And it works! One public preshcool in Longview began implementing Souns in eleven preschool classrooms this year in September. Today they ordered materials for three more classrooms. Results are clear – Souns is making a difference. Consider this letter that greeted me in an email today from a preschool using Souns in Colorado. It is from parents celebrating the reading ability of their Souns child who graduated from the preschool and is currently in kindergarten. We are grateful for such sharing.
I was told that you called the other day to follow up on the [Souns] reading program you did this past year. I wanted to send you the picture of [my daughter] as September’s super reader for her Kindergarten class. I gave her teacher the letter you had given in regards to the Souns program. She is reading now and just the other day read 5 books in a 15 minute period. When we do spelling words with our older son, our daughter is able to spell many of them just because she knows what sound the letter makes! Thank you so much!! The only downside is that she said she hasn’t learned anything new in Kindergarten yet!! I suppose that is a problem that can easily be fixed!!
Build her library and stand back. A reader will always be learning. Once a child can read, you can’t take that away!
Recently, Souns are Paisley’s favorite thing to play with. At least a couple times every day she goes to where we have them sitting with her toys in her room and she gets the bag and brings them over to me and starts pulling them out. Sometimes she identifies them as she is pulling them out, sometimes she just wants to look at them, and sometimes she looks for a specific one (usually p). She especially likes them at night or in the morning. A couple days ago she told me “Book. Read.” And I said, “Sure, Paisley, let’s put your diaper on and then you can go pick a book and we can read whichever one you want.” She got excited about that and exclaimed “Read! Cool!” So we finished putting her diaper on and she went over to her books…and without even looking through the books to choose one she immediately grabbed the bag of Souns and brought it back over to me. That surprised me. I don’t know whether she had them in mind all along or whether she saw them next to her books and changed her mind when she went for a book.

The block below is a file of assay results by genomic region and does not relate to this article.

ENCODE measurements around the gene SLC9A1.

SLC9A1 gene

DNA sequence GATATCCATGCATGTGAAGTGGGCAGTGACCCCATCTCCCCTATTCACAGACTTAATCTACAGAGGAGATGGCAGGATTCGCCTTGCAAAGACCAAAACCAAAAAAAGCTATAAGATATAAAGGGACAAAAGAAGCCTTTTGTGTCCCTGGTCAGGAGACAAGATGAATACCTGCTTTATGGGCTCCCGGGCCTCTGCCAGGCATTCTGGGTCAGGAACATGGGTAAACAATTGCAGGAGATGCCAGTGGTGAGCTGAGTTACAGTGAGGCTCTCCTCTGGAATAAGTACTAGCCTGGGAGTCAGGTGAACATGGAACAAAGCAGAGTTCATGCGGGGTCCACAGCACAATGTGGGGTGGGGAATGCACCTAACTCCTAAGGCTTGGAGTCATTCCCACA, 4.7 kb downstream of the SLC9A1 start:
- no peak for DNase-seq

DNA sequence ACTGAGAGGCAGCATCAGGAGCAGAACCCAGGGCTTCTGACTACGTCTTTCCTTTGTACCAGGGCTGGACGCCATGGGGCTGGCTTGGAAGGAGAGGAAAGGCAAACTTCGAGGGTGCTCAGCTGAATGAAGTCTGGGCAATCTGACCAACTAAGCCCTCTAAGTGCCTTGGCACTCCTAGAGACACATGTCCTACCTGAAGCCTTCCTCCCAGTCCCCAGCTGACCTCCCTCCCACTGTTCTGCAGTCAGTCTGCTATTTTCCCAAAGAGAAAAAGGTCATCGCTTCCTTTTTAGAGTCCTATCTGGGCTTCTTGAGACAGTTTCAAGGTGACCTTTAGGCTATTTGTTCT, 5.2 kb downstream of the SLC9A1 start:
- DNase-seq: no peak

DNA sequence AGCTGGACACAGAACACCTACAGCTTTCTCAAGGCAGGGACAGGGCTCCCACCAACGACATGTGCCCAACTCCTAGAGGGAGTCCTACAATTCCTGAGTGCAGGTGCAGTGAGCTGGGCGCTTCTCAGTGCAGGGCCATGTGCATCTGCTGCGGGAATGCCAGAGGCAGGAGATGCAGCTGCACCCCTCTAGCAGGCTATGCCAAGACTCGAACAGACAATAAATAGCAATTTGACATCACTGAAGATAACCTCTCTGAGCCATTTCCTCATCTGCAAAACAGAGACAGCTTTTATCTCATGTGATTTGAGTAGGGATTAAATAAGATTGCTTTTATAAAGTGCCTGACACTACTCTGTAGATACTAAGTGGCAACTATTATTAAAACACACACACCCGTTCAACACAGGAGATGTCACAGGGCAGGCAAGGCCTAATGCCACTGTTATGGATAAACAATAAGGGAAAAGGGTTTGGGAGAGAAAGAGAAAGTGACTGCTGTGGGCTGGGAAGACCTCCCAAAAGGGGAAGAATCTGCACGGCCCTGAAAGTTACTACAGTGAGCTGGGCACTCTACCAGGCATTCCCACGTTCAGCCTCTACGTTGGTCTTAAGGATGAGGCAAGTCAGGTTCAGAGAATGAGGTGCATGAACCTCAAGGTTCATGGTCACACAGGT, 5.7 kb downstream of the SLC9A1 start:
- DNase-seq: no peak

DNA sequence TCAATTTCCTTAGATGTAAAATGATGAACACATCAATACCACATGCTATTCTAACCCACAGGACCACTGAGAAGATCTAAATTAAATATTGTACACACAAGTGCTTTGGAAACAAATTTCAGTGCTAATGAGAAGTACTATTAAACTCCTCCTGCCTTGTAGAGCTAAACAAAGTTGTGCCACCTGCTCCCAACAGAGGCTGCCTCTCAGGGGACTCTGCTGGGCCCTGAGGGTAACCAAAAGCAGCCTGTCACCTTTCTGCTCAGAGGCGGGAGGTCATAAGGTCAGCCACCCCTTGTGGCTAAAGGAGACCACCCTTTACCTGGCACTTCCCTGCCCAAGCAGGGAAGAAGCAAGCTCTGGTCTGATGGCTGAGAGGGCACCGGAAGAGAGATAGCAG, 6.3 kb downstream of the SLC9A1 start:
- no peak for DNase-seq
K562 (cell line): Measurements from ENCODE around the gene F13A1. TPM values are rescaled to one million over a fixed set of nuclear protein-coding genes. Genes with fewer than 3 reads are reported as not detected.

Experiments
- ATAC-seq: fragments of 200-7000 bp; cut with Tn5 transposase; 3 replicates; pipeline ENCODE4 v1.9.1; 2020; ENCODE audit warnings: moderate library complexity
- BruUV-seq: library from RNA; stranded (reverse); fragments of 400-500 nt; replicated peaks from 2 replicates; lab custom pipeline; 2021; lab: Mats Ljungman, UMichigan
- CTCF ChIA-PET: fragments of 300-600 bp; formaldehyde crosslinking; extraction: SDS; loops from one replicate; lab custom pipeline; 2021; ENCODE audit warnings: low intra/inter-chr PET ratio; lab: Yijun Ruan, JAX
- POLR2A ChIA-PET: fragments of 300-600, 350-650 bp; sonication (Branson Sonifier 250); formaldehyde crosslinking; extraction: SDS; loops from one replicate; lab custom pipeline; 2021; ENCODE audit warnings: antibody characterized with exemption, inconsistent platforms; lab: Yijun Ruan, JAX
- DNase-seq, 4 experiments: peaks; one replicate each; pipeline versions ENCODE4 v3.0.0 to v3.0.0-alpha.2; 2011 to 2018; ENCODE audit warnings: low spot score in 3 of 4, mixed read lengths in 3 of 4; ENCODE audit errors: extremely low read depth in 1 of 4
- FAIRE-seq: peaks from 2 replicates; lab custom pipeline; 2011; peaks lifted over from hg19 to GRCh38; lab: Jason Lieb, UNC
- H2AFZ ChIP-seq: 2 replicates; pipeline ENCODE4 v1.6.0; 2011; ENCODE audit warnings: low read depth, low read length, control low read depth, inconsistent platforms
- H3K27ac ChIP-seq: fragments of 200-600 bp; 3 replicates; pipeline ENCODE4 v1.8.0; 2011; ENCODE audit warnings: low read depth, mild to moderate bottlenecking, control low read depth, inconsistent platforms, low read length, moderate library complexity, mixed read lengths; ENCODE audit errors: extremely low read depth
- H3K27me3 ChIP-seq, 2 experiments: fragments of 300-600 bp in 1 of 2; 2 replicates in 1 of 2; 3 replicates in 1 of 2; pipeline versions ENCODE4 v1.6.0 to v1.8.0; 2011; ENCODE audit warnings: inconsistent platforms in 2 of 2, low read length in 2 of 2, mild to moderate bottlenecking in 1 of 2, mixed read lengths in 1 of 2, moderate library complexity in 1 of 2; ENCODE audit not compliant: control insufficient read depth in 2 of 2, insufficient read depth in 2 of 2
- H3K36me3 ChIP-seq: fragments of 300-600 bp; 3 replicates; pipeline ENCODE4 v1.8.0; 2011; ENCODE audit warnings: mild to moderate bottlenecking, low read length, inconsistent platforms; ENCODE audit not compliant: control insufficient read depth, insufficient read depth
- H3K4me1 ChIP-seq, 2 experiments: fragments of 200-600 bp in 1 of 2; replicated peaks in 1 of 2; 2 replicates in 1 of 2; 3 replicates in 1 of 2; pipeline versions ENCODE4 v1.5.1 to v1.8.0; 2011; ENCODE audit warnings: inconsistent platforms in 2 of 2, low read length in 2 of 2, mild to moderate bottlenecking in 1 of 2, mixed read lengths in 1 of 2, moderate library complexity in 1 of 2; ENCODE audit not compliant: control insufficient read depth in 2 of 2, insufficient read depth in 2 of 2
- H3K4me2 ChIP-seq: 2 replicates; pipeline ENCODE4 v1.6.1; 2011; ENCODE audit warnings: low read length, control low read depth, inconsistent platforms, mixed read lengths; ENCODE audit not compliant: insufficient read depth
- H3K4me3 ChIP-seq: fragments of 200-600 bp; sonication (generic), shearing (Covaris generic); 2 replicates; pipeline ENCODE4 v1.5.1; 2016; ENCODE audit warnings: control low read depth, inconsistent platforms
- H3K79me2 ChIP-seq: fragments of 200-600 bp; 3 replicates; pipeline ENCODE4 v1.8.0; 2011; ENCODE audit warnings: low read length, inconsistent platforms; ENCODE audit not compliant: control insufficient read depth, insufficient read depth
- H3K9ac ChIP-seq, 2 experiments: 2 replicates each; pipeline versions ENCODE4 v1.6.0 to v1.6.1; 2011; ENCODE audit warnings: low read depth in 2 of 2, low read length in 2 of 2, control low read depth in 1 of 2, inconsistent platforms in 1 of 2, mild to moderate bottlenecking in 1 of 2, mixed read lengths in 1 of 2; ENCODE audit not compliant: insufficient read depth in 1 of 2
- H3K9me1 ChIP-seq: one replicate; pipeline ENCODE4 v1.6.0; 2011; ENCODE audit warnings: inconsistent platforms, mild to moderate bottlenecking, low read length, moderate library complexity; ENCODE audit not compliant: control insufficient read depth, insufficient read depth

I think one reason she especially likes to play with the Souns is because of an activity we sometimes do with them and the bag. A while ago I started doing something where at night, if we hadn’t used the Souns during the day, I would pick them up (before we were using the bag, when they were just out) and we would say goodnight to them as we put them away back on her shelf. And that was it. If she was interested in the activity, I included her, and if she wasn’t interested I just quickly did it myself so that she saw one association for each sound/letter pair for that day, in 10 or 15 seconds. It was a quick activity.
Now that we are using the bag to contain her Souns, the activity is more fun for her because there is the fun put-things-in-pull-them-out element. We dump all of the Souns out on the bed. I orient them properly so that she can see them and they are facing the correct way, and then in a random order I ask her to put them back in the bag, and we say goodbye (or good night) to each of them. “Paisley, will you put the /s/ in the bag? Bye, /s/, we’ll see you next time! Look, the /s/ is ssstuck on the edge of the bag. /s/ likes to get ssstuck when you put him back in the bag! Can you put the /t/ in the bag? Bye, /t/, we’ll see you soon!” etc. She loves that game.
Paisley often notices letters that she knows on things. She didn’t sleep much on a recent flight so she had a little burst of energy and was walking around [the airport] while we waited for our luggage. Then she started saying “e” “e” “e” so I pulled out the camera to ask her about it. (The end is a little dramatic, but don’t worry, she was actually fine, no tears or bumps.)She even started waving to it!